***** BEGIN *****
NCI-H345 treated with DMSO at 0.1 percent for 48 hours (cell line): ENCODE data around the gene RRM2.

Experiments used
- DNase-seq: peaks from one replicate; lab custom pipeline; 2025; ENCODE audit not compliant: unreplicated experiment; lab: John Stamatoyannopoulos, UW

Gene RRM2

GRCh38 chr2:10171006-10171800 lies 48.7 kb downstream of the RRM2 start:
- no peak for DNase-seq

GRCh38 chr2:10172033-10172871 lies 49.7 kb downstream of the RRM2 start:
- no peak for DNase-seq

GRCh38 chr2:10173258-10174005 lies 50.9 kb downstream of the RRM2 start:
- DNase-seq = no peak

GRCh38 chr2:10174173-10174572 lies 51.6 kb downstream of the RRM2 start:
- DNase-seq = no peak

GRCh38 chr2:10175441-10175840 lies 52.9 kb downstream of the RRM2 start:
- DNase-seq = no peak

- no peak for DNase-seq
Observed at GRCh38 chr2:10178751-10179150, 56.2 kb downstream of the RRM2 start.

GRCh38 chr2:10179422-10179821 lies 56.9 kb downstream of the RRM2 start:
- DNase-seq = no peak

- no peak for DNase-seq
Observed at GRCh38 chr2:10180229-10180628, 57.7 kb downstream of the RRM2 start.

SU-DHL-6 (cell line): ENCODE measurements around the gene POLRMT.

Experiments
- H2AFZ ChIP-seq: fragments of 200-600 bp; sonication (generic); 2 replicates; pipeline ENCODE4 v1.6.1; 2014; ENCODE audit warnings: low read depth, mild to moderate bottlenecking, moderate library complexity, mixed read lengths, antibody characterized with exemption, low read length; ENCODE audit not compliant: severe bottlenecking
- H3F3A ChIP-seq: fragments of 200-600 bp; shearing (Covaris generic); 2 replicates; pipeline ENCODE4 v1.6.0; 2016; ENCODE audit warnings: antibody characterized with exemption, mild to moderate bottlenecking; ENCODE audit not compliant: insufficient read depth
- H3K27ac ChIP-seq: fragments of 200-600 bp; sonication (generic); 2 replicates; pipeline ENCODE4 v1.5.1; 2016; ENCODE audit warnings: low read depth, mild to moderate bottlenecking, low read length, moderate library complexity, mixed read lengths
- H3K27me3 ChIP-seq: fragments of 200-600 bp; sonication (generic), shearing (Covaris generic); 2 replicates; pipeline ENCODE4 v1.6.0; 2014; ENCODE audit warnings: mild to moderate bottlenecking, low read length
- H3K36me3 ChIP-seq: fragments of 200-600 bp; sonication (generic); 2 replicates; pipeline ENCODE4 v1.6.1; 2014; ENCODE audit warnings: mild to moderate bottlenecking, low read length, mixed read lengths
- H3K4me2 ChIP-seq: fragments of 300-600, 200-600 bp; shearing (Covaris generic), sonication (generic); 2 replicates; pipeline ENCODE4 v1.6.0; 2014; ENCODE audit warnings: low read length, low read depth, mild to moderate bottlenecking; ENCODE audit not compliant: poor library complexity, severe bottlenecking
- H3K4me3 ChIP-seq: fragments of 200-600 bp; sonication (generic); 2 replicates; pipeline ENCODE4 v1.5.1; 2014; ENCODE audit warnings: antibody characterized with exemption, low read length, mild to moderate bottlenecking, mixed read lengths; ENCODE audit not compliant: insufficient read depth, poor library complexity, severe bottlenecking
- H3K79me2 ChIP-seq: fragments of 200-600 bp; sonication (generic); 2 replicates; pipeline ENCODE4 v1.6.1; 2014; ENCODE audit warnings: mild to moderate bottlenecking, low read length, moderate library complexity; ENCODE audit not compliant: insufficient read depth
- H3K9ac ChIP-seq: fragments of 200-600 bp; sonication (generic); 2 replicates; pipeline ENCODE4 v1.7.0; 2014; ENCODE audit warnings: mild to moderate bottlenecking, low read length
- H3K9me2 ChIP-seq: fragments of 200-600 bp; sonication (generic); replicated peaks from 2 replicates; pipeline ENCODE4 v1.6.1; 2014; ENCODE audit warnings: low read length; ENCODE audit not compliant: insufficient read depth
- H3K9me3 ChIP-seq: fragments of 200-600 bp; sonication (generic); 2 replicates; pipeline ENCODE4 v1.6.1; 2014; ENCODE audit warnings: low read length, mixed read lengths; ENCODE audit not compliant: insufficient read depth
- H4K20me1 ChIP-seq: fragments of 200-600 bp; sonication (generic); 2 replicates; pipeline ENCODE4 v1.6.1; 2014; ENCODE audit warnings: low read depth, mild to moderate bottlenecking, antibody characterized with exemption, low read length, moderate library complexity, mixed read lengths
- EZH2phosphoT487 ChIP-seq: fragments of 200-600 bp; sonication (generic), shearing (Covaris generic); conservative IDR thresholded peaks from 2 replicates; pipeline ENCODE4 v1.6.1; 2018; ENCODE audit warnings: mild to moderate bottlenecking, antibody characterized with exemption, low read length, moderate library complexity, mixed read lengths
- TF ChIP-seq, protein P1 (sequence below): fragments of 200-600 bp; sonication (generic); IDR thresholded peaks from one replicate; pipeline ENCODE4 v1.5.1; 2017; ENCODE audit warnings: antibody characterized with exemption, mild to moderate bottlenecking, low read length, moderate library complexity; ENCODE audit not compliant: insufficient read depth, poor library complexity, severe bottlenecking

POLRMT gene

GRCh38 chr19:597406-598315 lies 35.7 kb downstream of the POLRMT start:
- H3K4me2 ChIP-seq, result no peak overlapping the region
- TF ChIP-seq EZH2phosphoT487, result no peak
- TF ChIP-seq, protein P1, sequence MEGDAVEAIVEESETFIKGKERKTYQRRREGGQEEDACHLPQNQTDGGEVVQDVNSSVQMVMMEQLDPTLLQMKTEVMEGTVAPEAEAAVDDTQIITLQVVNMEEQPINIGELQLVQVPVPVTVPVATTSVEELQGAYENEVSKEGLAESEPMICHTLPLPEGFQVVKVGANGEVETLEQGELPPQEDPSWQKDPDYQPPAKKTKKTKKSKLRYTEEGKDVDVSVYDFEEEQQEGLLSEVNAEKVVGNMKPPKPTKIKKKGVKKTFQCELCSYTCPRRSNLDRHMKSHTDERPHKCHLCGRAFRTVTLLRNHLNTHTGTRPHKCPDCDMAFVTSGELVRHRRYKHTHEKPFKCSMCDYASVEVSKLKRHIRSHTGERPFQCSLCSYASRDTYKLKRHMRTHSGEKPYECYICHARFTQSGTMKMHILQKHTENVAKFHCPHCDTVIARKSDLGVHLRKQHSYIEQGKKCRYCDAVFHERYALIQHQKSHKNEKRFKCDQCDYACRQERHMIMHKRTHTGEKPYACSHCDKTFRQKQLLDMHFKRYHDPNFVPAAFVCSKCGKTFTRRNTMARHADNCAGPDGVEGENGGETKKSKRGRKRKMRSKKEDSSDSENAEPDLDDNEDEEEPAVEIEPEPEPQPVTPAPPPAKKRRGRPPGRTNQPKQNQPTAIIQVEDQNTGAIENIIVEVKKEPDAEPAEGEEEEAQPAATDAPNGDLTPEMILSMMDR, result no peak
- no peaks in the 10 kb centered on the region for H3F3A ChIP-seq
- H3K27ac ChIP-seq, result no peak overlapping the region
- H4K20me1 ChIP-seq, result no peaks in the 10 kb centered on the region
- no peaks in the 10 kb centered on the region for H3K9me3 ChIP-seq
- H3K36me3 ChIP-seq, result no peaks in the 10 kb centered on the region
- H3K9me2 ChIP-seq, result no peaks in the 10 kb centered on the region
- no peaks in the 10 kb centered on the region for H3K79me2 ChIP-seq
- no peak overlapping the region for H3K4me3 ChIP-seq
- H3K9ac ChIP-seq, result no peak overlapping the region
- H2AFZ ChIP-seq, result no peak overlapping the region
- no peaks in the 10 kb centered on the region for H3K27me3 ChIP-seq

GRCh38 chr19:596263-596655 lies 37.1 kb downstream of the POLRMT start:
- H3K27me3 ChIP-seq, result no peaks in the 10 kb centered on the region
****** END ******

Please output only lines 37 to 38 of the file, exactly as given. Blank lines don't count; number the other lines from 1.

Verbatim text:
POLRMT gene

GRCh38 chr19:597406-598315 lies 35.7 kb downstream of the POLRMT start: